Buying a house without a notary, safely transferring money without a bank, and paying your taxes without having to fill out any forms: Blockchain promises to make all this possible. TNO is playing an important role in the application of this emerging technology in the Netherlands.
A bank and a notary make financial transactions trustworthy because they can examine the finances and identity of the parties involved. Are they actually who they claim to be, and do they actually possess the money they claim to have? Blockchain technology could render these intermediaries superfluous, because the necessary data could be stored online – and not by a single central organization, but by the computers of all the participants in the Blockchain network. Together these computers could form an online distributed ledger that is kept continuously up to date. Transactions done through the Blockchain are potentially more efficient, cheaper, and faster.
“What robots have done for the work floor – much higher productivity per worker – Blockchain is going to do for administrative processes”
Blockchain technology has a wealth of potential applications. The best-known of these is currently bitcoin: an online payment system that is independent of the banks. But much more is possible, as Henk-Jan Vink, director of Networked Information at TNO, explains. “A person can have a digital identity, but so can an object, such as a shipping container at the port of Rotterdam. Imagine that a container knew where it had to go, got itself loaded autonomously, and automatically settled the account with the buyer! Blockchain makes this possible. For another example, take the automatic settlement of energy payments. More and more people have solar panels, and Blockchain makes it possible for excess energy capacity to go the next-door neighbour and be paid for automatically, with no need for an energy company to act as intermediary.”
“Transactions done through the Blockchain are potentially more efficient, cheaper, and faster”
It is hard to predict exactly what changes Blockchain will bring, says Egbert-Jan Sol, Program director Smart Industry. “No-one knew that the internet would lead to applications like YouTube, Spotify, and all kinds of social media. It’s the same with Blockchain. Nobody knows which ‘killer’ Blockchain apps are going to change society. But what robots have done for the work floor – much higher productivity per worker – Blockchain is going to do for administrative processes.”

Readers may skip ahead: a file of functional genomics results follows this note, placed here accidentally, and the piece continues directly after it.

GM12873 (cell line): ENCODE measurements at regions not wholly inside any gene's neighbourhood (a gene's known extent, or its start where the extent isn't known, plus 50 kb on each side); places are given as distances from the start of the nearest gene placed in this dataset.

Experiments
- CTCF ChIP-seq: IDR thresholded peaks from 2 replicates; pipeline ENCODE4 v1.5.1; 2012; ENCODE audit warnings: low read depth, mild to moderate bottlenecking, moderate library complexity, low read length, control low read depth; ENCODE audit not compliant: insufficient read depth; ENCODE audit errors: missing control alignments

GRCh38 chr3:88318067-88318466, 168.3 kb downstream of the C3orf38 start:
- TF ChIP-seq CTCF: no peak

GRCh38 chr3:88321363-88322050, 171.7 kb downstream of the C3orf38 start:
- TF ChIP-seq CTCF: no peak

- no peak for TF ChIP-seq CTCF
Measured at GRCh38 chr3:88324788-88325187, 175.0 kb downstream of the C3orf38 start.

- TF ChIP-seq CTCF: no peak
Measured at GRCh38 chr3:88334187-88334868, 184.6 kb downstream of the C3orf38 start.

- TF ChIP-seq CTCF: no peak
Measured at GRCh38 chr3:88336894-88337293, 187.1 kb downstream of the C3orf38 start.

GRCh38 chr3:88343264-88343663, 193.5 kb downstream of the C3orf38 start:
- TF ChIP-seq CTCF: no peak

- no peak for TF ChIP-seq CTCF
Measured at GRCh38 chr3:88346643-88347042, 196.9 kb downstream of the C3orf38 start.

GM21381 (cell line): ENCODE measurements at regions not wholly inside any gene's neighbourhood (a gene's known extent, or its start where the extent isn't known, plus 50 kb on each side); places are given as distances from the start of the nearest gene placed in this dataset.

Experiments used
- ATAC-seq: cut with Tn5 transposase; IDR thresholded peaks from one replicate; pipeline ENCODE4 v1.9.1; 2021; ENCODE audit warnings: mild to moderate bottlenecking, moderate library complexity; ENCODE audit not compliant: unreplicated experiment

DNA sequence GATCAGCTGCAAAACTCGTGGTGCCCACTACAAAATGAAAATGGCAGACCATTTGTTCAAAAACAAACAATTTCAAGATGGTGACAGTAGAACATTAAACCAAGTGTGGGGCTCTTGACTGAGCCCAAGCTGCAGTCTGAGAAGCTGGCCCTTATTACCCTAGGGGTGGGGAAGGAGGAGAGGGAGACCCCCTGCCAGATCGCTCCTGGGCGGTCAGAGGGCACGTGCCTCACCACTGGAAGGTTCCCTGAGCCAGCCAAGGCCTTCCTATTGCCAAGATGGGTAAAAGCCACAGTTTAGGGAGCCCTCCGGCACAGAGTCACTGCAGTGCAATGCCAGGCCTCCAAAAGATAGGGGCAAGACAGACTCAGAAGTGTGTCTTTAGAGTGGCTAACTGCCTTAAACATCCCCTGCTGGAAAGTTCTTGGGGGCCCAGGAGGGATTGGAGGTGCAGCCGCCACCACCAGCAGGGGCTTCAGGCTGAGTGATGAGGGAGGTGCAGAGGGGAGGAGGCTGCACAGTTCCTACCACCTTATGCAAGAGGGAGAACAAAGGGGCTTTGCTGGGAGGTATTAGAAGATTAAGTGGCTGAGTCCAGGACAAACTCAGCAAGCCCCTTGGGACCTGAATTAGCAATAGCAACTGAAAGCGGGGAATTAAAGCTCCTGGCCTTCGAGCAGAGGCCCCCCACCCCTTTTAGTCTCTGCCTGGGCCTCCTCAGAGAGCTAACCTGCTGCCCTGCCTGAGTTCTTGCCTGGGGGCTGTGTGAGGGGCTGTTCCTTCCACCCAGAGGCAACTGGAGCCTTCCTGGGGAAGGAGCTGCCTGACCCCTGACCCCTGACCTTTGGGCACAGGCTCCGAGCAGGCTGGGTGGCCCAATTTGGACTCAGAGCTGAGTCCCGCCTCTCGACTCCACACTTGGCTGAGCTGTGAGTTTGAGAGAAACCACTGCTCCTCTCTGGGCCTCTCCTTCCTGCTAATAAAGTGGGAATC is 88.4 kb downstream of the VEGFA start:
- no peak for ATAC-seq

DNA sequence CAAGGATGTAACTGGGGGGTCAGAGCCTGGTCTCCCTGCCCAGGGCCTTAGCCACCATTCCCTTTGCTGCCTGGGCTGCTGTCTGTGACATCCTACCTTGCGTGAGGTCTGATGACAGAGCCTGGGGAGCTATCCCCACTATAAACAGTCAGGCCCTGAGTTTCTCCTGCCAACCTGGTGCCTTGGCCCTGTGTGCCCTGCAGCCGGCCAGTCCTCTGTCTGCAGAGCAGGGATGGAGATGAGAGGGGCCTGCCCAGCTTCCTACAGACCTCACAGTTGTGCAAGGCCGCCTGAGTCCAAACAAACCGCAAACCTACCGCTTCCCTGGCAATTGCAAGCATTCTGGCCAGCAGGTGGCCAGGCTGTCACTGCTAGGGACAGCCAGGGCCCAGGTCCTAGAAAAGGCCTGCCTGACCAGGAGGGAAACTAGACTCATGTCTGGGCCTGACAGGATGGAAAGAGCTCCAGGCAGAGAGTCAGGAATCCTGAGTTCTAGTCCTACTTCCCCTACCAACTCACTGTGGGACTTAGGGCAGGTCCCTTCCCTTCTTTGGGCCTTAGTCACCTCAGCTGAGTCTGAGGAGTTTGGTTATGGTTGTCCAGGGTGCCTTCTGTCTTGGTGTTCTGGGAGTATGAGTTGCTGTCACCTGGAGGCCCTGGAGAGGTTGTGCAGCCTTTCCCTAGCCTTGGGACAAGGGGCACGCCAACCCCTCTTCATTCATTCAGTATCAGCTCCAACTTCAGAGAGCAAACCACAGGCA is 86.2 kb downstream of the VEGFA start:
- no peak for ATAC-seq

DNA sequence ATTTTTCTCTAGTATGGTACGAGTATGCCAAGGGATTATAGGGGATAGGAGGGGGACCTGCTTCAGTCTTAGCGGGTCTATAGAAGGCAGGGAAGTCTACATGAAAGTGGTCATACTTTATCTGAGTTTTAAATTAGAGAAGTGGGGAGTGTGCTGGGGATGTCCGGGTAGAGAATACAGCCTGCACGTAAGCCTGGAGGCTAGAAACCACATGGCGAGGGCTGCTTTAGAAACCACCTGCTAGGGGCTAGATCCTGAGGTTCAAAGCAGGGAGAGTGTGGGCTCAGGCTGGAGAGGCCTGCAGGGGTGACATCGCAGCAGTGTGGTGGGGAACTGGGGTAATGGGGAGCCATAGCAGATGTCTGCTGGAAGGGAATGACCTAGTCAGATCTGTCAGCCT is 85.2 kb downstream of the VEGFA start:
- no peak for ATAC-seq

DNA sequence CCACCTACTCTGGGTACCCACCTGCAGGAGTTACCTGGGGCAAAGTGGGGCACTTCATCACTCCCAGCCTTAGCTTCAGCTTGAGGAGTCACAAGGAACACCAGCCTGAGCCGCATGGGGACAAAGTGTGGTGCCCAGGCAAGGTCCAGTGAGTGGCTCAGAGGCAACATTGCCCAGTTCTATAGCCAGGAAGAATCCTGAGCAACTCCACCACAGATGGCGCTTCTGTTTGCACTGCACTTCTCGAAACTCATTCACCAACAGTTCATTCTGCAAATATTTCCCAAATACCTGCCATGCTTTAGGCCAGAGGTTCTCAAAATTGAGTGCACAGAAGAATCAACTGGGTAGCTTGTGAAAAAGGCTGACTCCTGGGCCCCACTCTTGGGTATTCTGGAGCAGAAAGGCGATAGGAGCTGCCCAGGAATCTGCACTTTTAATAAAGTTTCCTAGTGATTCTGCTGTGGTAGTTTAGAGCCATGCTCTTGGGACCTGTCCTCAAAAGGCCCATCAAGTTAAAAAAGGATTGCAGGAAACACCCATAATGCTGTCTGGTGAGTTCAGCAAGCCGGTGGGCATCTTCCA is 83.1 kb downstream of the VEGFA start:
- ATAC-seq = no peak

Fraud is made extremely difficult
A Blockchain transaction is only possible when all the computers in the network approve it, based on the data held in a block of transactions. Once all these computers have given their approval, the transaction block is added to the chain of blocks that have been created over the life of the system. Once approved, a transaction cannot be revoked: A blockchain can only be broken with immense difficulty – hence the name. This property ensures that committing fraud is made extremely difficult: any interference with the transaction data held on one computer is never approved by the other computers in the network.
“We are helping to create a favourable climate for Blockchain application development in the Netherlands”
We need 500 Blockchain experts
As promising as Blockchain technology is, it has yet to be widely employed. “The basic technology has a very safe design, but certain aspects need more research,” says Vink. “Aspects like transaction speed and privacy, but also regulation.” This is not to say that the Dutch business world should wait passively until the technology is ripe for large-scale application, explains Vink. “The first to market these services can expect very rapid growth; but if we want to create value, and retain jobs, then the Netherlands should stay in the forefront.” TNO is playing an important role in this, for instance by training Blockchain experts who will soon, in Sol’s view, be indispensable. “By 2020 we will need at least 500 experts who really understand how the technology works. We’re already organizing and training IT people in Blockchain knowledge. For more than three years, together with Interpol we train digital investigators so that they could track crime through bitcoin movements on the dark web. That gave us some early expertise.”
“We’re already organizing and training IT people in Blockchain knowledge”
Bringing players together
Through the Dutch IT TopTeam, TNO collaborates with other research bodies and the business community to work towards the rapid adoption of Blockchain technologies. This has already led to the launch of a National Blockchain Coalition (BC3), which presented its action agenda to the Dutch Minister of Economic Affairs, Henk Kamp, on 30 March. Besides this TNO is also leading experiments in so-called ‘Fieldlabs’ (a good example is the Techruption fieldlab in Heerlen), developing knowledge, and sharing the results with all parties that might need this support in developing applications. “We are helping to create a favourable climate for Blockchain application development in the Netherlands. We see it as TNO’s role to interpret the true value of blockchain: does blockchain really have potential and if so, how and where.” Vink sums up. “Together with BC3 we are thinking ahead about this technology and its consequences for policy and regulation: these are subjects that are better tackled at the national level than by individual companies acting alone. And we are bringing together as many players together as we can, to bring about a mass movement.”
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